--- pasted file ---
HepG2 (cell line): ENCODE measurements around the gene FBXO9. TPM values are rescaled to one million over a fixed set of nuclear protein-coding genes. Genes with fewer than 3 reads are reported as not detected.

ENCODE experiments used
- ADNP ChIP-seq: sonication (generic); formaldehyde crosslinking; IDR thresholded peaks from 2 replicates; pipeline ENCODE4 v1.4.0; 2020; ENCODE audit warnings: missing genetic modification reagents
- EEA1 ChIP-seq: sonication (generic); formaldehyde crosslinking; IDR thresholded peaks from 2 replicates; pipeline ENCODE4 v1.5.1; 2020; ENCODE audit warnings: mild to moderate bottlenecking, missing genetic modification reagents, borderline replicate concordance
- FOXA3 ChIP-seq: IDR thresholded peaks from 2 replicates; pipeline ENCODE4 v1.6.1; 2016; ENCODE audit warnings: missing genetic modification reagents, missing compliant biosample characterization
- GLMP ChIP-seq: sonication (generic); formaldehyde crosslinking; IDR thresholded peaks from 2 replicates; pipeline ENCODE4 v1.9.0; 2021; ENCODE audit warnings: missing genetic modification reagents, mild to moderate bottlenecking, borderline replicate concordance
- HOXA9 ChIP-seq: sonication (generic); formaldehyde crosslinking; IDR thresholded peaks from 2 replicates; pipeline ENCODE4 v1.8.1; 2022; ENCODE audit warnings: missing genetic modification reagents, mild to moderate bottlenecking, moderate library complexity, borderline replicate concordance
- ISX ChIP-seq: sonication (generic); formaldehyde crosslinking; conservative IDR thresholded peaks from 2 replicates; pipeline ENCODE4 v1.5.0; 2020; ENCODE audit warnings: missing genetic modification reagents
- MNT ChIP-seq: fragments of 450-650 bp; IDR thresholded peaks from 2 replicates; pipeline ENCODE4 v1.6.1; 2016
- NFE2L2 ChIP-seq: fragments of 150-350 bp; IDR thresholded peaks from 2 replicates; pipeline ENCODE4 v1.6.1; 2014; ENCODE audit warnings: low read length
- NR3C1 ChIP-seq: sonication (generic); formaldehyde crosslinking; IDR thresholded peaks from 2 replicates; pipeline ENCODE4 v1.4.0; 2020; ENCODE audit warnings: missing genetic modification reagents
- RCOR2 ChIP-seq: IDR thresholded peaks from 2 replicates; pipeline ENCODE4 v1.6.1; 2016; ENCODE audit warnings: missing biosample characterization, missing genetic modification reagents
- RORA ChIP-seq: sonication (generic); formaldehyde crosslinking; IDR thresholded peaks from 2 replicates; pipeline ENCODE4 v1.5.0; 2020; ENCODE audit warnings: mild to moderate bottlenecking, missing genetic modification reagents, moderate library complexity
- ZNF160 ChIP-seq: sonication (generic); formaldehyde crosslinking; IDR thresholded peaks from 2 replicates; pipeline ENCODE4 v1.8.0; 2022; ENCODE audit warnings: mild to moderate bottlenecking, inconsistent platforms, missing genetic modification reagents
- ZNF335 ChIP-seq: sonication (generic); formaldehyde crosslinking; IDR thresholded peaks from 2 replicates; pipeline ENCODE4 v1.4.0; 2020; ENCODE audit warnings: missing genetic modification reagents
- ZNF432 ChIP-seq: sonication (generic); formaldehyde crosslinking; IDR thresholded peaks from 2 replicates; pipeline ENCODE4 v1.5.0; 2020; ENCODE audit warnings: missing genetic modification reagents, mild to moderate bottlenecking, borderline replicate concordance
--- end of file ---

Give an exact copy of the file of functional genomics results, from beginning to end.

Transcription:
HepG2 (cell line): ENCODE measurements around the gene FBXO9. TPM values are rescaled to one million over a fixed set of nuclear protein-coding genes. Genes with fewer than 3 reads are reported as not detected.

ENCODE experiments used
- ADNP ChIP-seq: sonication (generic); formaldehyde crosslinking; IDR thresholded peaks from 2 replicates; pipeline ENCODE4 v1.4.0; 2020; ENCODE audit warnings: missing genetic modification reagents
- EEA1 ChIP-seq: sonication (generic); formaldehyde crosslinking; IDR thresholded peaks from 2 replicates; pipeline ENCODE4 v1.5.1; 2020; ENCODE audit warnings: mild to moderate bottlenecking, missing genetic modification reagents, borderline replicate concordance
- FOXA3 ChIP-seq: IDR thresholded peaks from 2 replicates; pipeline ENCODE4 v1.6.1; 2016; ENCODE audit warnings: missing genetic modification reagents, missing compliant biosample characterization
- GLMP ChIP-seq: sonication (generic); formaldehyde crosslinking; IDR thresholded peaks from 2 replicates; pipeline ENCODE4 v1.9.0; 2021; ENCODE audit warnings: missing genetic modification reagents, mild to moderate bottlenecking, borderline replicate concordance
- HOXA9 ChIP-seq: sonication (generic); formaldehyde crosslinking; IDR thresholded peaks from 2 replicates; pipeline ENCODE4 v1.8.1; 2022; ENCODE audit warnings: missing genetic modification reagents, mild to moderate bottlenecking, moderate library complexity, borderline replicate concordance
- ISX ChIP-seq: sonication (generic); formaldehyde crosslinking; conservative IDR thresholded peaks from 2 replicates; pipeline ENCODE4 v1.5.0; 2020; ENCODE audit warnings: missing genetic modification reagents
- MNT ChIP-seq: fragments of 450-650 bp; IDR thresholded peaks from 2 replicates; pipeline ENCODE4 v1.6.1; 2016
- NFE2L2 ChIP-seq: fragments of 150-350 bp; IDR thresholded peaks from 2 replicates; pipeline ENCODE4 v1.6.1; 2014; ENCODE audit warnings: low read length
- NR3C1 ChIP-seq: sonication (generic); formaldehyde crosslinking; IDR thresholded peaks from 2 replicates; pipeline ENCODE4 v1.4.0; 2020; ENCODE audit warnings: missing genetic modification reagents
- RCOR2 ChIP-seq: IDR thresholded peaks from 2 replicates; pipeline ENCODE4 v1.6.1; 2016; ENCODE audit warnings: missing biosample characterization, missing genetic modification reagents
- RORA ChIP-seq: sonication (generic); formaldehyde crosslinking; IDR thresholded peaks from 2 replicates; pipeline ENCODE4 v1.5.0; 2020; ENCODE audit warnings: mild to moderate bottlenecking, missing genetic modification reagents, moderate library complexity
- ZNF160 ChIP-seq: sonication (generic); formaldehyde crosslinking; IDR thresholded peaks from 2 replicates; pipeline ENCODE4 v1.8.0; 2022; ENCODE audit warnings: mild to moderate bottlenecking, inconsistent platforms, missing genetic modification reagents
- ZNF335 ChIP-seq: sonication (generic); formaldehyde crosslinking; IDR thresholded peaks from 2 replicates; pipeline ENCODE4 v1.4.0; 2020; ENCODE audit warnings: missing genetic modification reagents
- ZNF432 ChIP-seq: sonication (generic); formaldehyde crosslinking; IDR thresholded peaks from 2 replicates; pipeline ENCODE4 v1.5.0; 2020; ENCODE audit warnings: missing genetic modification reagents, mild to moderate bottlenecking, borderline replicate concordance